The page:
User Story

ASH Industries : CAE Services

Founded in 1991, ASH Industries (Lafayette, LA) specializes in part engineering for manufacturability, mold manufacture, thermoplastic injection molding, component integration into assemblies, DOE, IQ/OQ/PQ, clean-room assembly, ultrasonic welding, epoxy bonding, pad printing, hot stamping, custom packaging, and drop shipping. Its operations include the implementation of JIT and TOC programs to limit inventories for production runs of ten million assemblies to one thousand custom parts. ASH Industries' equipment ranges from 20 to 700 ton capacity and is capable of producing parts from 0.1 gram to 2,500 grams.

Steve Andrepont is ASH Industries' Engineering Manager. He says he and his colleagues are engineers addressing the needs of engineers. "Our customers know their applications and desired outcomes while we understand manufacturability and processing capability."

Recently, ASH Industries contacted CAE Services (Batavia, IL) to perform Moldflow analysis to confirm and apply mold and process adjustments on a plastic part. The analyses were performed to predict potential processing challenges. As a result of the work, CAE's analysis shortened the cycle time of the project and eliminated wasted resources.

"Prior to conducting the analysis," says Andrepont, "we knew the process window would be very tight, room for adjustment non-existent, and our customer was intolerant of variability. We needed predictable molding results very quickly. We expected to have a window into the process that reflected our experience and warned us of aspects we had not considered. CAE Services offered us insight not found by any other means."

He says that the Moldflow simulations did an excellent job of predicting reality. "The results were so good that we used the CAE as a benchmark of what the process should be," Andrepont adds. The costs associated with the analysis results were justified in time-line compression alone. He explains that when mold modifications and trial and error methodologies that would have been necessary without the analyses were considered, the analysis was a small price to pay. While quantifiable figures were not measured, Andrepont says that the CAE analysis did eliminate the typically expected difficult aspects of the project.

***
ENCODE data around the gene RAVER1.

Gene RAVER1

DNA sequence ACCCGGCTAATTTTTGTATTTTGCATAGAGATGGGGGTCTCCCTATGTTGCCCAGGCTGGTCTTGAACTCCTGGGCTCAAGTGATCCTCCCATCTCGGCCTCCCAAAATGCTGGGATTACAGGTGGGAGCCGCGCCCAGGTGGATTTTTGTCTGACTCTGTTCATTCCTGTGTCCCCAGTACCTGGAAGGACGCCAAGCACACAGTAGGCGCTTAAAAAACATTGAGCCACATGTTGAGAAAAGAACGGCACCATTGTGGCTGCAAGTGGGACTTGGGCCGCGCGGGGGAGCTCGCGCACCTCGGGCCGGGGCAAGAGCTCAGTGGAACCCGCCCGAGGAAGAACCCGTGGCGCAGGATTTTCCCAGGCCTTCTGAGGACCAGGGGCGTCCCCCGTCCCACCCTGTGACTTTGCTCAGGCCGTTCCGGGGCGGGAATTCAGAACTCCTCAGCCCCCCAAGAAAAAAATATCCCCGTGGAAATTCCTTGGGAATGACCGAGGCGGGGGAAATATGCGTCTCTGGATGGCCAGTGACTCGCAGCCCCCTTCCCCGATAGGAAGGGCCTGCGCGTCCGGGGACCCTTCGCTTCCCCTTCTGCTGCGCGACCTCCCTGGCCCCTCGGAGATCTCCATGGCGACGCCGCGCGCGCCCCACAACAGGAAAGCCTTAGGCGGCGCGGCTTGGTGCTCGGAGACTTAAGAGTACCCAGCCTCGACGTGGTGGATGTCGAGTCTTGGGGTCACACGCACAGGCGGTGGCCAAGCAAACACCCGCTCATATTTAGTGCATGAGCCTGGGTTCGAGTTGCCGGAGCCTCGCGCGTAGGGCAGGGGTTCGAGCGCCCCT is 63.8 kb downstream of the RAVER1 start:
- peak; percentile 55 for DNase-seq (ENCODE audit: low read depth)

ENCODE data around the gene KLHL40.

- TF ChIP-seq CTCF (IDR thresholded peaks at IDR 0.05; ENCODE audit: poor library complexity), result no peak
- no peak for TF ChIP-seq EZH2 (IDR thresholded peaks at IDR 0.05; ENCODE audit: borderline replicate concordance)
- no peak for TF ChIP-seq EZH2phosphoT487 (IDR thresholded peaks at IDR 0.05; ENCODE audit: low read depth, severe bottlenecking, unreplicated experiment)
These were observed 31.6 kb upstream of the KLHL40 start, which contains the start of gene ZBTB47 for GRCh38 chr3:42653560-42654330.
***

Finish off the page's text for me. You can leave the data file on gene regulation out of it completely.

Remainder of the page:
CAE savvy
Andrepont and his staff are CAE advocates. They say other manufacturers that face tough engineering and processing challenges while trying to reduce lead times, costs, and scrap rates should strongly consider using CAE simulations. "If you anticipate a tight processing window - either because of material choice, mold configuration, or intolerance in typical part variability - CAE mold analysis will fortify your project with knowledge and eliminate costly and delayed-filled guesswork. I would not be tolerant of a result that did not conform with our experience. CAE will help narrow, however, process window expectations," Andrepont notes.

Mold-Vac on the shop floor
In addition to relying on CAE Services for Moldflow analysis, ASH Industries purchased a Mold-Vac unit from CAE Services. Prior to implementing the Mold-Vac 4000 unit, ASH Industries was tasked with manufacturing a part of typical material in a typical mold configuration. The demands of the product function, however, were completely intolerant of variation from cycle to cycle. The parts have very thin lens features that were unsuccessfully molded in previous tooling attempts. Mold-Vac made this feature possible. Andrepont says his team needed to eliminate as much variability as possible.

As a result of installing the Mold-Vac machine, ASH industries has narrowed its processing window to an extreme. Its customer is quite satisfied with the parts produced via Mold-Vac assistance, and ASH Industries is strongly considering purchasing more Mold-Vac units for many other areas at its facility.

For more information about ASH Industries, go to For more information about CAE Services, go to To contact the writer, email

Author: Laura Carrabine

Home | Top of page | Front of MANAGING CAD/CAM/CAE section

Page last modified on June 7, 2006
Copyright 2006 by John Stark